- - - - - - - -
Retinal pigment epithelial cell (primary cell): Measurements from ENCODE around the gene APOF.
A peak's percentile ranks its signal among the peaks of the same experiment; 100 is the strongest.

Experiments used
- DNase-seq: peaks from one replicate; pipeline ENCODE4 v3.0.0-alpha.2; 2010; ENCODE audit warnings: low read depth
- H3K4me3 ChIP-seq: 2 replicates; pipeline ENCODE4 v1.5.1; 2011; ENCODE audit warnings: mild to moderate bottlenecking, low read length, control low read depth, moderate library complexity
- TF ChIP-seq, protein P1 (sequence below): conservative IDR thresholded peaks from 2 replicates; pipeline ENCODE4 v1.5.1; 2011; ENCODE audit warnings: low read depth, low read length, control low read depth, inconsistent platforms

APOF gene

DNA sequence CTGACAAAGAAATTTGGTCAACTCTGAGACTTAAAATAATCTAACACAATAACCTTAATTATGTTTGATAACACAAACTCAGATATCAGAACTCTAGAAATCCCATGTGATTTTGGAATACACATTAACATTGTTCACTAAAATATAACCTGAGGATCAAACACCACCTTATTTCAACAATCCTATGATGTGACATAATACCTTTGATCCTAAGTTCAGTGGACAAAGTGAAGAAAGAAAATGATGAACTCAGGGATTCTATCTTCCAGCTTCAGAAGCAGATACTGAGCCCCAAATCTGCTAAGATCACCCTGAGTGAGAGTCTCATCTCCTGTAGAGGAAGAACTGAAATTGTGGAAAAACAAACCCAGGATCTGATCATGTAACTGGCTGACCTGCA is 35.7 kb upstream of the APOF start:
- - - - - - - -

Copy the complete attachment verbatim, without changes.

Retinal pigment epithelial cell (primary cell): Measurements from ENCODE around the gene APOF.
A peak's percentile ranks its signal among the peaks of the same experiment; 100 is the strongest.

Experiments used
- DNase-seq: peaks from one replicate; pipeline ENCODE4 v3.0.0-alpha.2; 2010; ENCODE audit warnings: low read depth
- H3K4me3 ChIP-seq: 2 replicates; pipeline ENCODE4 v1.5.1; 2011; ENCODE audit warnings: mild to moderate bottlenecking, low read length, control low read depth, moderate library complexity
- TF ChIP-seq, protein P1 (sequence below): conservative IDR thresholded peaks from 2 replicates; pipeline ENCODE4 v1.5.1; 2011; ENCODE audit warnings: low read depth, low read length, control low read depth, inconsistent platforms

APOF gene

DNA sequence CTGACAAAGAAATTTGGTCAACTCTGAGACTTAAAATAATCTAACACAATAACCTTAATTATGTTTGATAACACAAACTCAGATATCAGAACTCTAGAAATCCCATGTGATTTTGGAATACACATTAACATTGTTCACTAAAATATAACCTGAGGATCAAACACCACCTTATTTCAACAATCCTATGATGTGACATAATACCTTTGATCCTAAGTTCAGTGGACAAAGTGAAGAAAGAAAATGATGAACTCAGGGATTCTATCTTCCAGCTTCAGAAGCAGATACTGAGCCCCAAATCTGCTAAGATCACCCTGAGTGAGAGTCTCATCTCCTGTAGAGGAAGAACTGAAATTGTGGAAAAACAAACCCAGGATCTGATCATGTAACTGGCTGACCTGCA is 35.7 kb upstream of the APOF start: